For instance, if I make a trip to Singapore, do I use the Singapore passport out of Australia and into Singapore? Because if I use the Australian passport out and Singapore passport in. Then technically, there is no stamp in my Singapore passport to show I left Australia on that day. What is the possibility of Singapore customs finding out?

Also, does anyone know what is the penalty for renewing the Singapore passport while being a citizen of a foreign country? Like what is the fine or actual jail time involved?

I really do not want to lose my Singapore citizenship


simple. this is what i do (i have US and SG passports)

during check-in at australia (to singapore), you show your singapore passport to get your ticket. you need to show proof you can enter singapore.

at australia passport control, you show your australian passport to leave. fill out the departure card with your australian passport details.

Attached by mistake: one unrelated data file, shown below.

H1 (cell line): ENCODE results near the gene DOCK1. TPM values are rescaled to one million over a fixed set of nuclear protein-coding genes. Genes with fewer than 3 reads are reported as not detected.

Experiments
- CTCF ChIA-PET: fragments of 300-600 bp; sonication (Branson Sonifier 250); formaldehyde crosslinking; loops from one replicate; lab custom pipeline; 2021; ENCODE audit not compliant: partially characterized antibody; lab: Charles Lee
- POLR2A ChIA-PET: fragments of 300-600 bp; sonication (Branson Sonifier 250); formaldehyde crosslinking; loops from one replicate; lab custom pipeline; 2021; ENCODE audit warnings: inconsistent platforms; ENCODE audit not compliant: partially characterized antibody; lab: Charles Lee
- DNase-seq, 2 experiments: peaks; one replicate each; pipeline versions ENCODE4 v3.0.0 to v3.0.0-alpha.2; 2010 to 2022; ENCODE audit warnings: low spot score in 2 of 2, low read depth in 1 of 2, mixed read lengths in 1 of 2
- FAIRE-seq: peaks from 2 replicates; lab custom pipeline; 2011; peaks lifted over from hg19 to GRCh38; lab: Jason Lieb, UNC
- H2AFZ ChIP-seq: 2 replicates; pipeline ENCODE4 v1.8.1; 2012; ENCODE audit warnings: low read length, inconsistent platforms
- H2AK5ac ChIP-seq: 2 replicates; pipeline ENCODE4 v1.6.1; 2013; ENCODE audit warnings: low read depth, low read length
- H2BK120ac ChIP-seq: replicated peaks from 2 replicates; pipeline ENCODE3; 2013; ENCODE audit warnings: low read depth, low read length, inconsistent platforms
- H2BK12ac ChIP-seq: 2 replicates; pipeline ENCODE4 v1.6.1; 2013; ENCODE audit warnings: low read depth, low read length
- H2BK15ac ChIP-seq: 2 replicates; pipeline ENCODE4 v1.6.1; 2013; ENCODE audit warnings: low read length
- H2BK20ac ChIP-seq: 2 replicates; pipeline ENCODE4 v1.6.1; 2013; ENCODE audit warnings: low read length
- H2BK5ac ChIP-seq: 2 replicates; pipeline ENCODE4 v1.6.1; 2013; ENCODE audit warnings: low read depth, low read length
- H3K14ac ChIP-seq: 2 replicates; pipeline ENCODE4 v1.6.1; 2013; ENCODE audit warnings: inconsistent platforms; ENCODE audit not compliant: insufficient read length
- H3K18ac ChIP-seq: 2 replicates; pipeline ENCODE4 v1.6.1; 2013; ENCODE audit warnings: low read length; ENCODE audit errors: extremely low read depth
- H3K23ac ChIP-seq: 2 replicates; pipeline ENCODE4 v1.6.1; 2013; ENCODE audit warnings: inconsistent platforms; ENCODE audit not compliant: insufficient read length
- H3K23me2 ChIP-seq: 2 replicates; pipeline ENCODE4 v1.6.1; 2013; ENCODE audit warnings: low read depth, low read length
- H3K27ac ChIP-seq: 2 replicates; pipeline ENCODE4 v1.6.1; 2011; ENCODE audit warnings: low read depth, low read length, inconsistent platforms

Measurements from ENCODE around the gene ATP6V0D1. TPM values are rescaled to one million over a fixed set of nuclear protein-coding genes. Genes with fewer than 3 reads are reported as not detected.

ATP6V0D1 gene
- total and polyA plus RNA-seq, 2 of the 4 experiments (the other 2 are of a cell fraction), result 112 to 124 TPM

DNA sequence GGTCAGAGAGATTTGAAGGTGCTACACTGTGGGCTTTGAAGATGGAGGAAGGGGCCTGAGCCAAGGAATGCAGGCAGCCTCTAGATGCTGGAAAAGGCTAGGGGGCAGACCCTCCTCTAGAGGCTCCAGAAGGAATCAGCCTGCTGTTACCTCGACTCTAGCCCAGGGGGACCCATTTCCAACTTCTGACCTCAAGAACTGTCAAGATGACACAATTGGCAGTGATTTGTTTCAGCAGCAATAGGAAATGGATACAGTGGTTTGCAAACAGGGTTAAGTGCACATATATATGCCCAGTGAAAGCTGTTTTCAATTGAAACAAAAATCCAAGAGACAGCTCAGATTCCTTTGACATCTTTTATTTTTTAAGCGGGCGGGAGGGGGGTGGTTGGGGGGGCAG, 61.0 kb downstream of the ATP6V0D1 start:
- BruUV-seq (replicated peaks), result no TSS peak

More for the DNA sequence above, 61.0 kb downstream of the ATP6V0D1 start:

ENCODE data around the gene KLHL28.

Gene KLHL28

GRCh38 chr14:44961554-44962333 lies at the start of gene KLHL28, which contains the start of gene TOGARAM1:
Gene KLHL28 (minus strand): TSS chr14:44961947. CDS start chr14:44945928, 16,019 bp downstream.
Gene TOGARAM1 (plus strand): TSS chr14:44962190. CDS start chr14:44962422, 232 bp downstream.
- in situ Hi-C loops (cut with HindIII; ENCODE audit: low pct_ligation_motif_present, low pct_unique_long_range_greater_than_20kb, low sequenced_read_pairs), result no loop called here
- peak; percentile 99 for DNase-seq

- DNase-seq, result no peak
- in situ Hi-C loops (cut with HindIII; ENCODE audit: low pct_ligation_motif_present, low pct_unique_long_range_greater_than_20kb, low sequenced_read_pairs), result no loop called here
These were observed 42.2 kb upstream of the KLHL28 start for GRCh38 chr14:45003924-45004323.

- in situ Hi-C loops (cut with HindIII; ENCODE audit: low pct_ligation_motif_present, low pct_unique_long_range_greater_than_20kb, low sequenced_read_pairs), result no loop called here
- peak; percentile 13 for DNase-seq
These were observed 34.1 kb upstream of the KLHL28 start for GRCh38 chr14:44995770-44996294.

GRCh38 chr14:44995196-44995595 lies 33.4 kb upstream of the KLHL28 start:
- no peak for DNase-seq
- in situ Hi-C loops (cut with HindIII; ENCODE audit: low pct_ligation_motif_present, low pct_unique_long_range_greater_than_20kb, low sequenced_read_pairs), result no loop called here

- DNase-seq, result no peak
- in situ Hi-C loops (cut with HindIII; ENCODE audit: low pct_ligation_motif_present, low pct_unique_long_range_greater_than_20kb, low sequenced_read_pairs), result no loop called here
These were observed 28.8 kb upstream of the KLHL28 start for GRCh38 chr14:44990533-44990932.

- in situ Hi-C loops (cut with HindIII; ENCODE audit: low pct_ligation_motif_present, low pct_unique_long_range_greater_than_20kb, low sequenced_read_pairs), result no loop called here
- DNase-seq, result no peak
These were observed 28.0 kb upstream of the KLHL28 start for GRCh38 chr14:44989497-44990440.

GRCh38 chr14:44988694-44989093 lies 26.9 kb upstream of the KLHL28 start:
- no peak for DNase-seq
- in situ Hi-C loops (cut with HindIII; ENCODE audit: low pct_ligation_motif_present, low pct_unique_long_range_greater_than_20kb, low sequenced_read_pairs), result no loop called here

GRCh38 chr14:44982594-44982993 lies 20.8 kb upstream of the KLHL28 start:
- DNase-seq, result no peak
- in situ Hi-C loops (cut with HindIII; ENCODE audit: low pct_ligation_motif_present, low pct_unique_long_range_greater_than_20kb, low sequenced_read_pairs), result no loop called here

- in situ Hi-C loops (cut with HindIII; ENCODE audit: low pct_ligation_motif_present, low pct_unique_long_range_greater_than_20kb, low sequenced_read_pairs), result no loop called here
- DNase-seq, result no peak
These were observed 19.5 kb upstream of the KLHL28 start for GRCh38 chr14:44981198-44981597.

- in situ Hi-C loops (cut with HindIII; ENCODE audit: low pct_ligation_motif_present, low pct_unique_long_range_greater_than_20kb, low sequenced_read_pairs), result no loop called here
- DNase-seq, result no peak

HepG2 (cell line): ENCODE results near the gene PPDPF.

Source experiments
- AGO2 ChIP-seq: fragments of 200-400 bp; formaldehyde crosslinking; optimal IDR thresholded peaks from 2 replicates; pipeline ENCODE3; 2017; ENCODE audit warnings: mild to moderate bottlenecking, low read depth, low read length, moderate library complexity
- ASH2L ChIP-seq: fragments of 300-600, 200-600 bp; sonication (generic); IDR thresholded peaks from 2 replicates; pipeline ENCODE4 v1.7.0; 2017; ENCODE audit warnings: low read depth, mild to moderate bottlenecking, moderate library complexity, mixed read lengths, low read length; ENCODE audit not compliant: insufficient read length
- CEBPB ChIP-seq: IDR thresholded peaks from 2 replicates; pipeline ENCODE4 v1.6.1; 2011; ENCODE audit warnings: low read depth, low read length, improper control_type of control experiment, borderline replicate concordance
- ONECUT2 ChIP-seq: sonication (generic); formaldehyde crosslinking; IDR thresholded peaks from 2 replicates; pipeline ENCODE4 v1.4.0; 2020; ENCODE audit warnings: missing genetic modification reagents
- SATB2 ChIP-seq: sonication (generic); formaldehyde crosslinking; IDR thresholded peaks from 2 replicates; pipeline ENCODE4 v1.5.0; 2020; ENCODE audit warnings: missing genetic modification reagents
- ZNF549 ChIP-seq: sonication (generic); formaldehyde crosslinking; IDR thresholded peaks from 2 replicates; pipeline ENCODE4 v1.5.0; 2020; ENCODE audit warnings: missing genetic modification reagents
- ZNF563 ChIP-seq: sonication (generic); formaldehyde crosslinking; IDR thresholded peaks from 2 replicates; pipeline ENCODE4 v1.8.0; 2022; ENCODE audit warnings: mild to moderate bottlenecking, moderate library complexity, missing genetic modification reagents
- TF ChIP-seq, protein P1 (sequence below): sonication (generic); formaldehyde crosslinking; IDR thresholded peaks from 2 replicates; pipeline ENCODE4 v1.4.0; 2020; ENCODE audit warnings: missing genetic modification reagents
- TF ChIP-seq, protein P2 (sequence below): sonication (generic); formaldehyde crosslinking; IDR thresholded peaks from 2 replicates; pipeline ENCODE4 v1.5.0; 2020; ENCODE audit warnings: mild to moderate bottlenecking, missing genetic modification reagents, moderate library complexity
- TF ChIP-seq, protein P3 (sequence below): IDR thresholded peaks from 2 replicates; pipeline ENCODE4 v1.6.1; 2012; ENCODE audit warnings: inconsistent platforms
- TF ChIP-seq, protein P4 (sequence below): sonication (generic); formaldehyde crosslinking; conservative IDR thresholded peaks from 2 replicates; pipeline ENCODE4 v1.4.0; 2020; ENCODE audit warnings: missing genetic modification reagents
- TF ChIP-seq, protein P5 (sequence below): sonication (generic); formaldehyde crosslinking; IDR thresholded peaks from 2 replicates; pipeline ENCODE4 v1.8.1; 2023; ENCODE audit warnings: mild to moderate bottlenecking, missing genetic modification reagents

board the plane with your AU passport.

arriving into singapore, you use singapore passport to gain entry.

--

to leave singapore, use your AU passport at check-in to get boarding pass. (proof for entry to AU).

go through singapore passport control with singapore passport.

board the plane with your SG passport.

fill up arrival card with AU passport details. enter australia with your AU passport.

--

don't show more than 1 passport unless someone requests for it. you're giving them more things than they want to handle. if you do, you're just looking for trouble.

--

i renewed my singapore passport overseas last year. i know there is jail time involved. they give you a sheet of paper to sign to declare during application that you do not have foreign citizenship/passport...

--

i feel that as long as you apply for your exit permits and do not run afoul of NS obligations, no one's gonna come after you.